The FM state of the Fe-doped 6H-BaTiO3-δ is, however, highly unusual, if not even controversial. While the amount of the room-temperature FM signal significantly decreases with increasing dopant concentration24, the average value of the static magnetic moment per Fe3+ ion never exceeds a few hundredths of a Bohr magneton (μB); compared to the full moment of 5μB. Different hypotheses about such a drastic moment reduction have been put forward in the literature. These include competition between superexchange interactions leading to intrinsic magnetic inhomogeneity in the system18 or, alternatively, the formation of dispersed Fe3+ clusters around oxygen vacancies24. Furthermore, the size of the average FM moment substantially depends on various factors, including temperature, atmosphere21,25 and duration of the synthesis26. Also the inevitable oxygen vacancies in the Fe-doped 6H-BaTiO3-δ material, which compensate for the charge mismatch between Fe3+ and Ti4+, are suggested21,23 to play an intrinsic role in establishing ferromagnetism through a dynamical exchange of trapped electrons among bound polarons27. However, the corresponding reports are contradictory, since the FM response can apparently be enhanced in either reduced samples22 or in samples annealed in oxygen atmosphere25. Moreover, it has recently been suggested that the FM behaviour of the Fe-doped 6H-BaTiO3-δ should rather be related to thermally activated diffusion, leading to a cation order-disorder transition and that the segregation of oxygen vacancies plays no major role in ferromagnetism28. The resulting clustering of Fe3+ ions at the two neighbouring pentahedral Ti(2) sites (Figure 1) and the segregation of oxygen vacancies at the connecting oxygen site29, lead to the formation of lattice-matched Fe2O8 dimers. These have been predicted by ab-initio calculations18 and are regularly observed in experiments28,30,31, further revealing that a major portion of the Fe dopants are involved in their formation28,31. This fact thus evidently questions the cation ordering as the intrinsic origin of ferromagnetism in 6H-BaTiO3-δ, given the extremely small size of the average value of the magnetic moment per Fe dopant.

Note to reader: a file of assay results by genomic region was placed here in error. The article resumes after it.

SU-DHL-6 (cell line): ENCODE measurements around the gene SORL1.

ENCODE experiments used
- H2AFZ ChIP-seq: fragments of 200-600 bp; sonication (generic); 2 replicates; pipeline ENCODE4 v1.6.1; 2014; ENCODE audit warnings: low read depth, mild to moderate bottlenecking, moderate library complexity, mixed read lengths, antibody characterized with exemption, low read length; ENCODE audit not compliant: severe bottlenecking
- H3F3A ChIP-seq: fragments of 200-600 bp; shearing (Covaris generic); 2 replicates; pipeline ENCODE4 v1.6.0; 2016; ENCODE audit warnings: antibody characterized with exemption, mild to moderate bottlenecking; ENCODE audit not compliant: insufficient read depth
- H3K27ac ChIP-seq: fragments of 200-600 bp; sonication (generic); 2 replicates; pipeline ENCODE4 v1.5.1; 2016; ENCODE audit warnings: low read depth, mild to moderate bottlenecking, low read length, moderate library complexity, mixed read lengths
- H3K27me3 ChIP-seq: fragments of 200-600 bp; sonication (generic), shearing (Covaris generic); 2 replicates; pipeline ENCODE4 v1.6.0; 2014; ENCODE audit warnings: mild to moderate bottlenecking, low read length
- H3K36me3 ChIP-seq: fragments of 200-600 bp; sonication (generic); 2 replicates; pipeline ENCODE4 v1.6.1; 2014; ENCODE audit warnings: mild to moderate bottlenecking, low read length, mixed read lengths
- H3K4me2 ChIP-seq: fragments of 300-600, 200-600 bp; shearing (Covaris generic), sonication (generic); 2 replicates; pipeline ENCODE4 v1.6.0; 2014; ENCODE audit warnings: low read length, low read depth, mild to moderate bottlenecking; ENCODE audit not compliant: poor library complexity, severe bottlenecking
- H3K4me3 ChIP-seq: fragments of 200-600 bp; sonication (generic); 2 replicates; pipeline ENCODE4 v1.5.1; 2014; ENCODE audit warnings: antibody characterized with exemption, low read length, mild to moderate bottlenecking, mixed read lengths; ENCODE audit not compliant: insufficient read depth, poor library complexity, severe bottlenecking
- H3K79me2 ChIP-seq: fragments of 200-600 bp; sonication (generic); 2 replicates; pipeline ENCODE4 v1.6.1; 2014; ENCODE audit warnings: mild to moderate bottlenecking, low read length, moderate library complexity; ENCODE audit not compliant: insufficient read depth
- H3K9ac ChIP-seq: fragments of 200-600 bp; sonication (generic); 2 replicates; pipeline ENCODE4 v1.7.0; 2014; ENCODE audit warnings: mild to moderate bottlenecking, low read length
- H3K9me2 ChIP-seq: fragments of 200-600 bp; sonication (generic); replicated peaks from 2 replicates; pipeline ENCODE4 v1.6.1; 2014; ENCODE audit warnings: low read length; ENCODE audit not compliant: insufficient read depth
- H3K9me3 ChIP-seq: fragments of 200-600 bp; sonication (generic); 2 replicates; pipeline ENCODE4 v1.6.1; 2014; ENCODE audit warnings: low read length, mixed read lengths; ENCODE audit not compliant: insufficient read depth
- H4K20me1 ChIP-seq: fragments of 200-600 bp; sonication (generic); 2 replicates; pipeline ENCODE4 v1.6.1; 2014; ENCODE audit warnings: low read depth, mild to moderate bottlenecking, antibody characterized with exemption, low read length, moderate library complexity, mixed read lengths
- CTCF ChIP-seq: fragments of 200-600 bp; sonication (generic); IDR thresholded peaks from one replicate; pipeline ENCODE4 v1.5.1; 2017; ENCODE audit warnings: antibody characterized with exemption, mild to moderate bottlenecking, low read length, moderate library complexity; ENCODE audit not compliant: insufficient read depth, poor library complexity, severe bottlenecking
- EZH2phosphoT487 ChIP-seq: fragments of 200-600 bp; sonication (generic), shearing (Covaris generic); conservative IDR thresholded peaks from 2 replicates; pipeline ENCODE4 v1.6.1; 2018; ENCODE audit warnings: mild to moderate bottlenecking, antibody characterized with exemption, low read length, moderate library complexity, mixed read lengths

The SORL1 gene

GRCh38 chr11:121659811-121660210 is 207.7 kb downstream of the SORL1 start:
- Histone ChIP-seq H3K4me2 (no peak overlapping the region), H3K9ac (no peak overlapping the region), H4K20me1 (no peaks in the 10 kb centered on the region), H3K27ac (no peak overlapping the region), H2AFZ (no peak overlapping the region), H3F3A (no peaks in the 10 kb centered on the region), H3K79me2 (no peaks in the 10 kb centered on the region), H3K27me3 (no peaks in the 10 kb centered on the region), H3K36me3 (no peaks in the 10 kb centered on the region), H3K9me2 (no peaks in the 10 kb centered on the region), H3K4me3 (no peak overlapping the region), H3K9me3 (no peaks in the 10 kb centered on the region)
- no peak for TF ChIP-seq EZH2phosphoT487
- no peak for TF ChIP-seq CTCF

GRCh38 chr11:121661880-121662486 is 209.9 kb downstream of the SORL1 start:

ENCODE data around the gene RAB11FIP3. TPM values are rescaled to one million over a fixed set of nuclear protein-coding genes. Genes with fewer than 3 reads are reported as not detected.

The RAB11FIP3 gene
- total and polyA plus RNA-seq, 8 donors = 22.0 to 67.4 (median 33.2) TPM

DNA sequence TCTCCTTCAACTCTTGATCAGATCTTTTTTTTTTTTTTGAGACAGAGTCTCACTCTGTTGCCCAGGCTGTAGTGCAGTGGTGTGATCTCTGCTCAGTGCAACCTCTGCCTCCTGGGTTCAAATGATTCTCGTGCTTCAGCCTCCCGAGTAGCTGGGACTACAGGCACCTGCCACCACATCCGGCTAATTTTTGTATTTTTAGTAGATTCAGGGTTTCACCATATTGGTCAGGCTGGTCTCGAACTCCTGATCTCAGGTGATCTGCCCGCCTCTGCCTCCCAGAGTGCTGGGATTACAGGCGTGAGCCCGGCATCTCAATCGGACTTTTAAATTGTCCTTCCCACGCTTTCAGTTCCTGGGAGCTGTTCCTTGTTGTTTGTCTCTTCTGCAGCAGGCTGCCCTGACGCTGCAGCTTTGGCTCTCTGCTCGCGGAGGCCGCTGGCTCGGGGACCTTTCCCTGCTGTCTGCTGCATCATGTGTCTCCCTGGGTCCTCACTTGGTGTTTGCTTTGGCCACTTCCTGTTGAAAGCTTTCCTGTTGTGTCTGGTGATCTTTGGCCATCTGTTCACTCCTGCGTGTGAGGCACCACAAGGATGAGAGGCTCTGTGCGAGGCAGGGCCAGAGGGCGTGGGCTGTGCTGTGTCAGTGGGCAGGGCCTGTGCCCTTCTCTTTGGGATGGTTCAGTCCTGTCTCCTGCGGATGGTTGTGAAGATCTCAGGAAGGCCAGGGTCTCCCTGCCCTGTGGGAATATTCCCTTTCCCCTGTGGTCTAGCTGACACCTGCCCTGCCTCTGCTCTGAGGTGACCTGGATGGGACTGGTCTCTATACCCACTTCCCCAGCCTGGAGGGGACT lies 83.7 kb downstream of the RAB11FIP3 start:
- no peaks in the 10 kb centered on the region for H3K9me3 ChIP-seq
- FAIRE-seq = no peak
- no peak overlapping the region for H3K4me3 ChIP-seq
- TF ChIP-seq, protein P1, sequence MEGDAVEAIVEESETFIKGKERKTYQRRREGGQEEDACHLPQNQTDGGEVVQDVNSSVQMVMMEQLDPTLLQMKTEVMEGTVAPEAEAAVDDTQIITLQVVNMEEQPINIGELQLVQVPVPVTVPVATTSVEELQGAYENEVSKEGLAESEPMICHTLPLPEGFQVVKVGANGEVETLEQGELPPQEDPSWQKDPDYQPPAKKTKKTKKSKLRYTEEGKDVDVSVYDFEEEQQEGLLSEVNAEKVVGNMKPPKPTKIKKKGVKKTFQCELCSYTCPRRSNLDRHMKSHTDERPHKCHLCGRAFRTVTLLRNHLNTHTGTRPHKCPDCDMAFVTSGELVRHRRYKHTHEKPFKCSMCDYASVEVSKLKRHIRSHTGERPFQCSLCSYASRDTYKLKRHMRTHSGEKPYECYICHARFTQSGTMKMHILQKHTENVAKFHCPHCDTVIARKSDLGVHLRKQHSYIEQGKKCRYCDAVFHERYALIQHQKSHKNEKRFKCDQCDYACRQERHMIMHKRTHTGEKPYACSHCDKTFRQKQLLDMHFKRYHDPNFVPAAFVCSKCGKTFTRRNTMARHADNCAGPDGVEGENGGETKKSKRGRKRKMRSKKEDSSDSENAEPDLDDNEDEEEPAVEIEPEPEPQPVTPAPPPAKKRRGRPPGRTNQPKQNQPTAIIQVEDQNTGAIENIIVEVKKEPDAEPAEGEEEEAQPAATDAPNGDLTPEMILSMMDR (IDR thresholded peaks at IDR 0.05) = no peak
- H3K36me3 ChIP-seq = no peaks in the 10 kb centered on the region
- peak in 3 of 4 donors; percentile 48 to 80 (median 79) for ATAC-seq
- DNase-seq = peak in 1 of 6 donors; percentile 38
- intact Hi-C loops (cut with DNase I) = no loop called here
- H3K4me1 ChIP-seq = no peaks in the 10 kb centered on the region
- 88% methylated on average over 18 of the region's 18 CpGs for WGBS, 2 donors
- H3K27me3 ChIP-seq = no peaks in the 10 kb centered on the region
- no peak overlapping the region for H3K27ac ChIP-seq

The FM behaviour of the Fe-doped 6H-BaTiO3-δ has not yet been explored above room temperature or examined by local-probe magnetic spectroscopy techniques, which could potentially help in identifying any spurious effects. Therefore, we performed a comprehensive magnetic investigation, combining both bulk magnetic measurements as well as the complementary local-probe measurements of electron spin resonance (ESR) and muon spin relaxation (μSR), in the broad temperature range between 2 and 850 K. Here, we report a plethora of magnetic anomalies that appear in the Fe-doped 6H-BaTiO3-δ below ~700 K. These coincide with the electronic instabilities of the Fe-doped pseudocubic 3C-BaTiO3 polymorph. We provide firm experimental evidence that the previously reported static magnetism is not an intrinsic property of the doped 6H-BaTiO3 hexagonal phase, but is instead related to sparse regions of strain-induced pseudocubic phase, which arise as a consequence of locally competing structural phases.


In order to provide clear evidence for either intrinsic or extrinsic origin of magnetism in the Fe-doped 6H-BaTiO3-δ, an in-depth experimental study, which combines bulk and local-probe magnetic characterization techniques, is necessary. All our measurements were performed on high-quality polycrystalline samples (see Methods); some of which were additionally annealed. This annealing proves crucial for the existence of FM behaviour. In what follows, we label the non-annealed and annealed samples with FcBTO and FcBTOa, respectively. Here c denotes the doping percentage of Fe3+ ions at the Ti sites.